• Number bonds (fact families). It means a relationship between some numbers that can be established through manipulations such as addition and subtraction. For example, the numbers 2, 4, and 6 can be related as 2 + 4 = 6 or 6 – 2 = 4. The same goes for multiplication and division: 2 x 3 = 6 or 6 / 3 = 2. It is best to start with numbers whose sum is 10 or less. Once the student has mastered this concept, he can move to numbers divisible by 10.
• Decomposing numbers. Numbers with two or more digits are decomposed into components that are much better to manipulate. Write the number 16 and draw 2 lines down (similar to a family tree). The lines should end with the two numbers 10 and 6, i.e. the number 16 consists of 10 and 6. And the number 23 consists of 20 and 3. Let us explain why it’s necessary. If a problem requires adding 16 and 23, it may seem a bit confusing at first glance. But if we decompose 16 into 10 and 6, and 23 into 20 and 3, and add the components, we have 10 + 6 + 20 + 3. We can easily add 10 + 20, 6 + 3 and get 30 + 9 = 39. The answer is 39.
• Adding from right to left. The method is similar to the previous one with the only difference: the numbers are divided not from top to bottom but from left to right. It is convenient in the case of really multi-digit numbers, such as 6297. We’re used to scoring such numbers from right to left into ones (7), tens (9), hundreds (2), and thousands (6), but try going the other way: 6000 + 200 + 90 + 7. When you add it up to a huge number, like 1358, it looks like this: 6000 + 200 + 90 + 7 + 1000 + 300 + 50 + 8, then 6000 + 1000 + 200 + 300 + 90 + 50 + 7 + 8, then 7000 + 500 + 140 + 15, and we get 7655.
• Multiplication using notions of area. Draw a square and draw 4 equal squares inside it. Choose 2 two two-digit numbers to multiply. Let’s take 37 and 12 and write them on the top and left side of the square. Now you need to multiply all the components with each other and write the resulting products in the squares. 30 x 10 = 300, 30 x 2 = 60, 7 x 10 = 70, 7 x 2 = 14. Then add these numbers: 300 + 60 + 70 + 14 = 444.
• Multiplication using the FOIL method. FOIL is an abbreviation for the order of numbers for multiplication. FOIL stands for: F = multiply FIRST terms, O = multiple OUTSIDE terms, I = multiply INNER terms, and L = multiply LAST terms. Suppose you multiply 14 and 29. You multiply the FIRST terms (10 x 20), then you would multiply the OUTSIDE terms (10 x 9), then you would multiply the INNER terms (4 x 20), and finally, you would multiply the LAST terms (4 x 9). When you add up all the results 200 + 90 + 80 + 36, you get 406.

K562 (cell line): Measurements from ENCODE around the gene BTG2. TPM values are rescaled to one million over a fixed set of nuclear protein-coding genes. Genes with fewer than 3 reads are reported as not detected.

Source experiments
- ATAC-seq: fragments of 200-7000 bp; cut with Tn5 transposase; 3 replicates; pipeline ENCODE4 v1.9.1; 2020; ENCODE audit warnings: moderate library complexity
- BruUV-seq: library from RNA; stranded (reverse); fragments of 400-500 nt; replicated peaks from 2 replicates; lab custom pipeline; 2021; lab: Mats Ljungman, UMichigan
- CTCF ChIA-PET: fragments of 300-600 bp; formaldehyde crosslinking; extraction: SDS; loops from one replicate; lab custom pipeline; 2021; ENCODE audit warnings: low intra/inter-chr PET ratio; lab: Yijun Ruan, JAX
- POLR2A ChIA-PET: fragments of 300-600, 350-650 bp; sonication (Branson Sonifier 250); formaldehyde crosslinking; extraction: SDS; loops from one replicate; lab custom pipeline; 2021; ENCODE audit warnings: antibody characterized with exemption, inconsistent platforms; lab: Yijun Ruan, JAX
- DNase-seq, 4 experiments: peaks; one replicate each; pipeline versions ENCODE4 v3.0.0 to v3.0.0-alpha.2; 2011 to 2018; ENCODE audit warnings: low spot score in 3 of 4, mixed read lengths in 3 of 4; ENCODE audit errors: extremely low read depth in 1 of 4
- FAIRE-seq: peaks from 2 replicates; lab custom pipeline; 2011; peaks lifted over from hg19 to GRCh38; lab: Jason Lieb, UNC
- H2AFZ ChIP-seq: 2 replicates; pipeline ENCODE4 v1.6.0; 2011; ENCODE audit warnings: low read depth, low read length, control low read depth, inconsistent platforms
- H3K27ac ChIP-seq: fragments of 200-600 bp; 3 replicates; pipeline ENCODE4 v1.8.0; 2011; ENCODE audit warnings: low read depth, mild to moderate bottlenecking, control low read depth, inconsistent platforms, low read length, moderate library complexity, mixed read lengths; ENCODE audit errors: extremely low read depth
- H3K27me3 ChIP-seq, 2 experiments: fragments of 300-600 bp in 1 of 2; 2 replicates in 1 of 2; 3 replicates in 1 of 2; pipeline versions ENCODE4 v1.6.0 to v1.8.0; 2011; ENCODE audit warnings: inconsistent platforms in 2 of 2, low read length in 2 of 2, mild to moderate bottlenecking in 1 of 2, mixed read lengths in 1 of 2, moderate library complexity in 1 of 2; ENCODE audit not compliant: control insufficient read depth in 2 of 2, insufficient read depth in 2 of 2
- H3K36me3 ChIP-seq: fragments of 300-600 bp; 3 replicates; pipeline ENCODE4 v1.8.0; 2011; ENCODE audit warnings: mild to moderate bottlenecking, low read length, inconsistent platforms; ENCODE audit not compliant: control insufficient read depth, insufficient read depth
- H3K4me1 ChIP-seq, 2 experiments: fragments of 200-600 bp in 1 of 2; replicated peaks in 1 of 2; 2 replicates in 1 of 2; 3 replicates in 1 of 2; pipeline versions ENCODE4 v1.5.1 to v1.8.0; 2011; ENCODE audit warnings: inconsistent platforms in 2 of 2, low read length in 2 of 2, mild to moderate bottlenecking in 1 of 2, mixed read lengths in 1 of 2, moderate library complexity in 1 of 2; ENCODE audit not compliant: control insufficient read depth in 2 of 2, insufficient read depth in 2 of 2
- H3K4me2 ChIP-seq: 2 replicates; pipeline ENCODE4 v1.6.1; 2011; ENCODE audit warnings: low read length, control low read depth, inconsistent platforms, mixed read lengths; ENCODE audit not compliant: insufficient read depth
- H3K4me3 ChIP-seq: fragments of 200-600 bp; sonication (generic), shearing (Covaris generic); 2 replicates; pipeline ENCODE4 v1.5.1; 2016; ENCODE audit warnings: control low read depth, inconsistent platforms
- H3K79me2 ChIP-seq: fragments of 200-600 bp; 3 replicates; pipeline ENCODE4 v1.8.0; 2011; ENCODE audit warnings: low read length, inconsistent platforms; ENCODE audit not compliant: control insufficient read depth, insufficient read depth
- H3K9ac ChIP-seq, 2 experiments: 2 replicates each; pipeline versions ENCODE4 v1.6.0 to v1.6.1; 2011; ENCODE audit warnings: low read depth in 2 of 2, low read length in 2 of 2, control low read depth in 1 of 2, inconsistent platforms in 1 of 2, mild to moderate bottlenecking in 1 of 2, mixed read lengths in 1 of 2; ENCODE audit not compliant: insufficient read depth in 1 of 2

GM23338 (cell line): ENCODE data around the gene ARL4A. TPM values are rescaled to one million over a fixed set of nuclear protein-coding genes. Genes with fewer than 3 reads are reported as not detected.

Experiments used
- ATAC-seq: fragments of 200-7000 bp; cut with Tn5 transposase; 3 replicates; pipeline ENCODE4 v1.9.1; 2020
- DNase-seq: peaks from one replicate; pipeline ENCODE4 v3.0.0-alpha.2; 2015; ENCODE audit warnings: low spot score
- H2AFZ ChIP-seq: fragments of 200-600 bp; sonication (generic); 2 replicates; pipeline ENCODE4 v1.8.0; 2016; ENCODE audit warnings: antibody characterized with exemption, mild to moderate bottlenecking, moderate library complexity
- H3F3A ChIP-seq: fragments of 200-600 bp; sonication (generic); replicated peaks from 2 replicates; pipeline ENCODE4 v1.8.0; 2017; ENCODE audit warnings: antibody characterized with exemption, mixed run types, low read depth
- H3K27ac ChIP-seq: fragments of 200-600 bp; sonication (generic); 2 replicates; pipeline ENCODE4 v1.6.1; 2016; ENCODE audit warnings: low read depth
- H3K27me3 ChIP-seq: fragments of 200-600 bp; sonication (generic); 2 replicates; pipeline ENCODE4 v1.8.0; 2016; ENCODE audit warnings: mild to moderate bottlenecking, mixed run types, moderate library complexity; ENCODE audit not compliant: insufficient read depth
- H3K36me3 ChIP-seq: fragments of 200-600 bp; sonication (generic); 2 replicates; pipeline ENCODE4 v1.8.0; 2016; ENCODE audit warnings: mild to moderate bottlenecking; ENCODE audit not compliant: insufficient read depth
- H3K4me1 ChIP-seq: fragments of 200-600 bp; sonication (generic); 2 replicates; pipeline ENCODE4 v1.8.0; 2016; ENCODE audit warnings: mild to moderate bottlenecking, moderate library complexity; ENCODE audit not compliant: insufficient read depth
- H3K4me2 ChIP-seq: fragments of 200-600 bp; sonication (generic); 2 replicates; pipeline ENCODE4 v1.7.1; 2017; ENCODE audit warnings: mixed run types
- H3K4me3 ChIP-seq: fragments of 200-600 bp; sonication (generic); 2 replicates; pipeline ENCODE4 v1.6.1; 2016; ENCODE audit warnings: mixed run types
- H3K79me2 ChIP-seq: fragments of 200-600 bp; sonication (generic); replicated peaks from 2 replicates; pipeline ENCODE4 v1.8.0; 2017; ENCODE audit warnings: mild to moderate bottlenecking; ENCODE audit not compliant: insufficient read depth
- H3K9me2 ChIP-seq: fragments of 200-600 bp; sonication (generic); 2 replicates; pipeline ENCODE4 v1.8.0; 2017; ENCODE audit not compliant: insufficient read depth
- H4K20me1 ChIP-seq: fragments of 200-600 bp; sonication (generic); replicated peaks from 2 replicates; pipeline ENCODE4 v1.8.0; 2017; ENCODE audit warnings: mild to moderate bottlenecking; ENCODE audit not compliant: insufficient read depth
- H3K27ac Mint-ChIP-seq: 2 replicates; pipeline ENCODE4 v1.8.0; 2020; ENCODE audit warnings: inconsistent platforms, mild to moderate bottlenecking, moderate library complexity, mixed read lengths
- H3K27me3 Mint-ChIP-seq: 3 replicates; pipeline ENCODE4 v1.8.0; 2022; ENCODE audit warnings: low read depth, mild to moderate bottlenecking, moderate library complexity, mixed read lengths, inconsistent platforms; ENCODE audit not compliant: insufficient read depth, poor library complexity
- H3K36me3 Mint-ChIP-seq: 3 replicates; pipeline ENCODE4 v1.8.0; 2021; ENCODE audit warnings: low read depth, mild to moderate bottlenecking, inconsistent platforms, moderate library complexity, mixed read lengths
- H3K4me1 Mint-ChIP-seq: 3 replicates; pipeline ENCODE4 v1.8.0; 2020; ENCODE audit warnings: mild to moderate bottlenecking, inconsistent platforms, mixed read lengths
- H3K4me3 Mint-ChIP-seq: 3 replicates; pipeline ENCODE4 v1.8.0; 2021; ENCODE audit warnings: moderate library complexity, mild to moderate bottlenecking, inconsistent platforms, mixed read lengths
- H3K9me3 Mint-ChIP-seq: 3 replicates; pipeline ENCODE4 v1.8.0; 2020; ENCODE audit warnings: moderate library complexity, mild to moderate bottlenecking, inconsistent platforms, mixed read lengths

• Multiplication by division. The most convenient way to divide a large number is to divide it into simple components. To divide 78 by 3, divide 78 by 60 and 18 and divide those numbers by 6. 60 / 6 = 10, 18 / 6 = 3, аnd 10 + 3 = 13.
• Rounding the answer. This method is good for advanced math students who don’t have to find the exact answer. It is good for practicing calculations in your head. For example, to divide 398 by 5, we could round 398 slightly to 400. We would get 400 / 5 = 80. But since we originally had a smaller number, the answer should be less – 79 and something.
• Another way to simplify calculations involves transforming numbers to a convenient form. Add up 98 and 45, increase 98 to 100 and add it to 45, you get 145. Now subtract the compensating part (2) and you get the final answer, 143.
• Drawing to solve problems. It trains students’ ability to visualize the verbal content of a problem. The terms of the problem must be drawn. For example, here is a problem. Mary has 17 apples, and her friend has 12. How many apples in all? To solve this problem, draw Mary’s “basket” and her friend’s “basket” and put a question mark between them. Then “fill” each basket with the appropriate number of apples. By doing this, we will understand that to get the result, we must add the two numbers, 17 and 12. Using addition from right to left, we get 10 + 7 + 10 + 2 or 10 + 10 + 2 + 7 = 29 apples.